I teach 4th grade. I never had to take "Math for Teachers" in college because I tested out. Big mistake. I am a boring math teacher. I struggle to use manipulatives and I end up teaching the old-fashioned way. That's been working ok, but I want to be more engaging! I am getting observed on Tuesday and I want to have an engaging lesson.

We are working on division one-digit into 2 or 3 digit with and without remainders. Is there a hands-on way to do this? They kind of understand the "standard algorithm" but not really. Thanks for any and all help!!!

Would using base 10 blocks help? I haven't taught fourth, but it seems like base 10 blocks are used in every grade level for various concepts. If they know the algorithm, have them do it with the base 10 blocks. Are you making up good story problems to go with your lesson, like using their names in the stories? Word of caution: if you haven't been using base 10 blocks, starting with your observation would not be a good idea. They like to play with them and build. Or give them 2-3 minutes to play before using them in lesson.

Try a simple game. I like to do "games" with dice that take little or no prep. You can have them roll the dice 3 or 4 times, record the numbers. Then create the division problem and solve. Its a good way to check if the students are setting up the problem correctly, solving correctly, and checking their work.

To up the rigor, you can have them talk to each other about the problem and solution. Why did you choose to create that problem? How did you solve it? What strategy did you use?

In the groups, you can assign jobs - everyone solves but one person is the checker, one person rolls the dice, one person facilitates the discussion and change after each roll. Whatever works.

They record on white boards if we are just practicing and maybe one on an exit slip if I want to check for understanding. It kind of depends on what I am looking for.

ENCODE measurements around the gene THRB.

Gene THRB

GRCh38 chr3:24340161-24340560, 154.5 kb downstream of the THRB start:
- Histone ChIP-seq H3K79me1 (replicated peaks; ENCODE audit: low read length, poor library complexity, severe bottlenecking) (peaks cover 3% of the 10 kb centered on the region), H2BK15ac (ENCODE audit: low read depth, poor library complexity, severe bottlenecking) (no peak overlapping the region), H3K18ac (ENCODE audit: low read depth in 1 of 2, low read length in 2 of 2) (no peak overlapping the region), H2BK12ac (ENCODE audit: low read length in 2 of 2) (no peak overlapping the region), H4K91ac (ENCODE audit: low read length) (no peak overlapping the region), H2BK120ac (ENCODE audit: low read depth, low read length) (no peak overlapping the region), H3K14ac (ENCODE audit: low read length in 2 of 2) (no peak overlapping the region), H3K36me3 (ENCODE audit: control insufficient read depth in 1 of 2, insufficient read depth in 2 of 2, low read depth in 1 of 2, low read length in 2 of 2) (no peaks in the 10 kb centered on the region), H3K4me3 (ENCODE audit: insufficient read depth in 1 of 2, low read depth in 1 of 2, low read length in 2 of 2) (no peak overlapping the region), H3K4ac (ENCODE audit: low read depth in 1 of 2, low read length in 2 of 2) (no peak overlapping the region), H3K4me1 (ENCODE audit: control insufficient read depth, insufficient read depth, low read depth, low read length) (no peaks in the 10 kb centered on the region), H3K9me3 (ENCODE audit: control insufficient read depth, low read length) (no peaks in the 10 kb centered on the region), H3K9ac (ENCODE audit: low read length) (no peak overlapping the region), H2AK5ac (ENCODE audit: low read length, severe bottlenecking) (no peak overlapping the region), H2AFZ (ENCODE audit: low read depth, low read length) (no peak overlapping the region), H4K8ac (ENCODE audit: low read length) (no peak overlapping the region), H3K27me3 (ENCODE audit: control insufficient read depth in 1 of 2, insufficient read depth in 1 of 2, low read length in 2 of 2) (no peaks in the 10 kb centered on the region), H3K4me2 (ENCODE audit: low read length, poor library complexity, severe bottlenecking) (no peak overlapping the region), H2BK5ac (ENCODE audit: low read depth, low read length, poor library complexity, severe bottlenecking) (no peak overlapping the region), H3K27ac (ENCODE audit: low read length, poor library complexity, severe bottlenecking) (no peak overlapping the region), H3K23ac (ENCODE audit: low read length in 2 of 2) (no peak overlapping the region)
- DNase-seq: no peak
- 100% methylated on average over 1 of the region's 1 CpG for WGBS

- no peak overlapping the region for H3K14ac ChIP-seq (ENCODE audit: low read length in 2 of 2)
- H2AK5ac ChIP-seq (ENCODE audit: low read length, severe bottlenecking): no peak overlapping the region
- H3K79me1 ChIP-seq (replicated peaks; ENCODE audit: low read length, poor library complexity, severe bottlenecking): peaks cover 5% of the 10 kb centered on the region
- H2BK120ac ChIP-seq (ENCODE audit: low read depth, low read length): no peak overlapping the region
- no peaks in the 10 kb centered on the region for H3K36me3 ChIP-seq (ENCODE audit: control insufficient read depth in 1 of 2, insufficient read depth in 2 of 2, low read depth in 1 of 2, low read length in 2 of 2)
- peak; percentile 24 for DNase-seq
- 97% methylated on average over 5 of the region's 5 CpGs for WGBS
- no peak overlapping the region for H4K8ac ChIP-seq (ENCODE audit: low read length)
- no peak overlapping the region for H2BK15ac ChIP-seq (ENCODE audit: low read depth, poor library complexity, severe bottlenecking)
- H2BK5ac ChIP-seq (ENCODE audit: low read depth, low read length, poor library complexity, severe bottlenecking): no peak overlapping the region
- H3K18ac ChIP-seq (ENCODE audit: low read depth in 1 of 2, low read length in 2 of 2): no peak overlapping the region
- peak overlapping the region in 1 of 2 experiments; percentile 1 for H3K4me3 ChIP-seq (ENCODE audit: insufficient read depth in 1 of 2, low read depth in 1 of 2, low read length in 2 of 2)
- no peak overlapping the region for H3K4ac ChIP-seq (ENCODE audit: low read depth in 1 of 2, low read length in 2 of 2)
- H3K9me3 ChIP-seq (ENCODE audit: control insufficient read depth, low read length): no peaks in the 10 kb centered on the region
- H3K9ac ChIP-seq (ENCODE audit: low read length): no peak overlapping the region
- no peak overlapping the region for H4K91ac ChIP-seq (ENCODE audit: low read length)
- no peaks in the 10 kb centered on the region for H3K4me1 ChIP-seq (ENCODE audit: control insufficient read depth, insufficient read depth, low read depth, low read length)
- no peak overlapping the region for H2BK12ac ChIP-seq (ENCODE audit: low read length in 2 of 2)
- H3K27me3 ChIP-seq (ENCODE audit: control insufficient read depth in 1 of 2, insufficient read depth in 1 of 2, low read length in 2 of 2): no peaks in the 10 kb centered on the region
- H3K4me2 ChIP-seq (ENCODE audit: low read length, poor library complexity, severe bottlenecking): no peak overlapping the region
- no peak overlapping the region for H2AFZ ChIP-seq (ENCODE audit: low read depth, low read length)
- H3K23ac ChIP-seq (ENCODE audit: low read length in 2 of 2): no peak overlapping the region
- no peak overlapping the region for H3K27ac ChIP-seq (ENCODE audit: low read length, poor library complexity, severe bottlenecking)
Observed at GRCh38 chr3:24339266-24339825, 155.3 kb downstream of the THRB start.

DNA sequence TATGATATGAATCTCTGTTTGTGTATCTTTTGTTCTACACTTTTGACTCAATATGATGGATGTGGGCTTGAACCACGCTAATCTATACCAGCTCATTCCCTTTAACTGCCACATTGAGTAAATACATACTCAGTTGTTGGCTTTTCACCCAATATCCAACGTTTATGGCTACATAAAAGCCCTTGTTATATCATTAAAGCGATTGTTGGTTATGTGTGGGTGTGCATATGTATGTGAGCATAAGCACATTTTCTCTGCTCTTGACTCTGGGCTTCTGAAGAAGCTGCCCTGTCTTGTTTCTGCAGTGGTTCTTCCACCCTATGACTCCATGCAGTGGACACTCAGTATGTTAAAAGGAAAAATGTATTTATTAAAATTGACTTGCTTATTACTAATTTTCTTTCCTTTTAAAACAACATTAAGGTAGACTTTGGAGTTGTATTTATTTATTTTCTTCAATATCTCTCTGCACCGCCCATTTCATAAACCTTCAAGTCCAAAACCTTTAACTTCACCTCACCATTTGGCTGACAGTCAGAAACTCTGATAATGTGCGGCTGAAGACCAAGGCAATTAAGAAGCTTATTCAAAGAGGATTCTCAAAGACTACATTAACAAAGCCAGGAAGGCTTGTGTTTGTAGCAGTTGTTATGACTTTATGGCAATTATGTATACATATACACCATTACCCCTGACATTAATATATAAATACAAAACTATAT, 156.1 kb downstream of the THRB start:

Look at the site www.youcubed.org for other ideas and problems that you can use to increase engagement. I took this class and read Mathematical Mindsets to help me. Hope this helps.

Division is answers the question "How many groups of # can be formed from #?" For example, how many groups of 2 can be formed from 12?

Or--if you have 12 cookies (or pencils or books or …) and every child takes 2, how many children get cookies? 6 children

Or--if you have 13 cookies and every child takes 2, how many children get cookies? 6 and there is 1 cookie left

To use manipulatives for this, start with 12 (pennies, tokens, buttons, whatever you've got) and make groups of 2. Count the number of groups to find the answer.

Is this what you mean? Or are you past that?

Actually, although people tend to have automatic negative reactions to the concept of word problems, they actually tend to understand better when the problem includes things like money or cookies that they care about. The understanding of what division really means is enormously more important than being able to use an algorithm. Using an algorithm by rote isn't ultimately useful because the student has no idea which algorithm to use in a particular situation.